No, just Miramar, FL which is on the opposite end. I was talking to a bonsai specialist in Orlando and said that it is possible to grow them in South florida. For some reason he told me to put it immediately in bonsai soil, but am probably not going to yet since they need to thicken their trunk a little more.
 

jferrier

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The heat/sun there will be no problem if given some shade during the hottest part of the day. The real issue will be if you have enough of the 30 and 40 degree days. Mine have always done best after a nice cold winter. Also I've found that the laceleaf, at least for me, seem to ride out the warmer days better than the more broadleaved varieties.
 
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I have just purchased 2 varieties of Japanese Maples for Vero Beach zone 9b / 10a. 1- Coral Bark Japanese maple, and 1 Bloodgood Japanese maple. I have tried before once and learned that there are 3 things that affect these in south florida, 2 of which I can control. 1) sunlight which causes leaf scorch, I can control this by placing this on my covered porch allowing only morning sun. 2) Japanese maples do not do well in our rainy season, this I also will control by having them on the porch. The third area that affects their life here is chill hours. This is what I will experiment with and find a way to get these hours to keep this plant alive here. Any ideas? I was thinking of keeping them trimmed to a reasonable height and then finding cold storage for them for a couple of months to get enough hours to replenish them.
 

Anthony

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Needs at least 6 weeks of cold.
You can use an old fridge.
Ask for minimum temperature needed.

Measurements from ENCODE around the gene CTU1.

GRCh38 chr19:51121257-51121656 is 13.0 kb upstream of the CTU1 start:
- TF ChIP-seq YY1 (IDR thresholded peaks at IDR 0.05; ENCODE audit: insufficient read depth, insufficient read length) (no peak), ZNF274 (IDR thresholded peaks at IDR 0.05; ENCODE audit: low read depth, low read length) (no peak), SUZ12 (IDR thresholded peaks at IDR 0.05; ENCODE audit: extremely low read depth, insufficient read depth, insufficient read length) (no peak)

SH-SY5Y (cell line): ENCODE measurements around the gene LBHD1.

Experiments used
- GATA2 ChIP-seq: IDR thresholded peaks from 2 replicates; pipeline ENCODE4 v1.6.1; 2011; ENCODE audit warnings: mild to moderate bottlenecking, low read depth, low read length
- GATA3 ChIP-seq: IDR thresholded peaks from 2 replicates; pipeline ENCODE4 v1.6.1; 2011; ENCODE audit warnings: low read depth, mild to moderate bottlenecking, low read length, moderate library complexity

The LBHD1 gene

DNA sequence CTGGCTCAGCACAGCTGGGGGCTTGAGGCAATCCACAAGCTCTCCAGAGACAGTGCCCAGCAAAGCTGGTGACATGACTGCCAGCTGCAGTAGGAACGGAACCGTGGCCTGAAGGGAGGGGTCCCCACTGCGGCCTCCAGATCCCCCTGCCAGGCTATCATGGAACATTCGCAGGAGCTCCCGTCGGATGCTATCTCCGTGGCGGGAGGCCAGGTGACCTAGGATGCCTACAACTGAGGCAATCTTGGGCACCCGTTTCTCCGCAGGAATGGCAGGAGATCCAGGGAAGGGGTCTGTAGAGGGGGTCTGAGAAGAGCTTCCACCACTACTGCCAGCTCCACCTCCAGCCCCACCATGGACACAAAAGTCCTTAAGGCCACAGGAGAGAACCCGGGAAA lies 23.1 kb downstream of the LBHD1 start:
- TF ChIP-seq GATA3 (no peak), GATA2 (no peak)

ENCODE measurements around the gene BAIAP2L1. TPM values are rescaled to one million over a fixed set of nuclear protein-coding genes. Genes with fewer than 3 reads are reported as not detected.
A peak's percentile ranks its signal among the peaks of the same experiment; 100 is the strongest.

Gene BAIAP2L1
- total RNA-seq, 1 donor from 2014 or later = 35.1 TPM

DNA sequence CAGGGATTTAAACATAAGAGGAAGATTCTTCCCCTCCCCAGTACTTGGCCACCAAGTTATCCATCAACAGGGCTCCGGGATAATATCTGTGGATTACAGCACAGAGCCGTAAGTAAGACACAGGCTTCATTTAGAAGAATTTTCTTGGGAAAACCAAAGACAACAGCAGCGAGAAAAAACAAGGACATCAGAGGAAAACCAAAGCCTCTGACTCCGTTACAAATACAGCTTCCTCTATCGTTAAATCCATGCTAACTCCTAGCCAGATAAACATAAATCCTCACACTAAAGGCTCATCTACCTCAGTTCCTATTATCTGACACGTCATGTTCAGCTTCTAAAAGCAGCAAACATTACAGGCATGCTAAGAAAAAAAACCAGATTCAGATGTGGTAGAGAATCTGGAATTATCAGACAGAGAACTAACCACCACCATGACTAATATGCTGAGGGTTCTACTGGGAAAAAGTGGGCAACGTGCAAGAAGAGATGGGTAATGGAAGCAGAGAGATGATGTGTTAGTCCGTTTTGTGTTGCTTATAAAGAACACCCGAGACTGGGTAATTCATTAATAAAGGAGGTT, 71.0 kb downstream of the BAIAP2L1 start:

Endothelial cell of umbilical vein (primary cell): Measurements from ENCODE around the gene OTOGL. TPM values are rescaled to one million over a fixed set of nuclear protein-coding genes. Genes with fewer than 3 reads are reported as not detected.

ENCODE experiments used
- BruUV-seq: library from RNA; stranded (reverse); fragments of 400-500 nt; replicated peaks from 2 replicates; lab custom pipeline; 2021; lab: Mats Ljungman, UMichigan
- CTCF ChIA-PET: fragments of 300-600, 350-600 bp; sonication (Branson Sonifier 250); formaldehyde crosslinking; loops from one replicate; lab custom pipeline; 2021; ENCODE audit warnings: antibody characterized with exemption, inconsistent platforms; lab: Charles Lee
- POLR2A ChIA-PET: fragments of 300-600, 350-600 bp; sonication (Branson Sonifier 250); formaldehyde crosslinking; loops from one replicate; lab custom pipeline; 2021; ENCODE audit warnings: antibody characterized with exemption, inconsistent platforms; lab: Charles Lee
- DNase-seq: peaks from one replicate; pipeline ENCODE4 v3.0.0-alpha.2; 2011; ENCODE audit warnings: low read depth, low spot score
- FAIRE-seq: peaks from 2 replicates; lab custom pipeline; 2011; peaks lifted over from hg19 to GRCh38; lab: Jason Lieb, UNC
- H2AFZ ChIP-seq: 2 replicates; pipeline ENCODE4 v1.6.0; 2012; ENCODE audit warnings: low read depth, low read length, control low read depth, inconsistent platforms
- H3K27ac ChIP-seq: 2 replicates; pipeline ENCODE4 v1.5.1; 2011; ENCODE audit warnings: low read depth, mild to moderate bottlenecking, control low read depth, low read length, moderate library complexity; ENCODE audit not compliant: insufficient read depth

Hackberrys from Lafayette, Louisiana, in the firdge down
here from last week of January, until April first.
Weekly check for water and temperature set at 8 deg,C.
Doing yearly, since 1980

It is said that the maples can live for 4 years with no
winter, but they will eventually die.
Check with Florida Bonsai clubs.
Good Day
Anthony
 

MrWunderful

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I have 10 diff. Varieties of JM in 10b, that are nice and healthy. But I do live in a foggy costal area.
 
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thanks for the info and feedback, there are so many variables to consider when experimenting with plants outside of their comfort zone. I have been able to keep healthy a Jane Magnolia now going on its 4th year and starting to flower now, also Chinese and Japanese wisteria down here as well. This year in addition to the Japanese maples I am experimenting with a River Birch tree, red Bud, and White Dogwood. If these do not do well I will bring them up north to my families house. The reason I do this is to see tropical palms and plants mixed with trees and flowers that would never occur naturally in nature. This year we kept 100s of tulips and hyacinths in a separate fridge for 4 months and they turned out perfect this year! I also am experimenting with a Ceiling Wax Palm! If anyone has been successful in growing some deciduous trees in zone 9b or higher let me know. I will be attaching pictures as the season goes on to show how the trees are adapting to their new environment.
 
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Also, has anyone been successful in keeping a Japanese maple indoors for the extreme part of summer in Florida where the night temps for a few months stay near 75-80?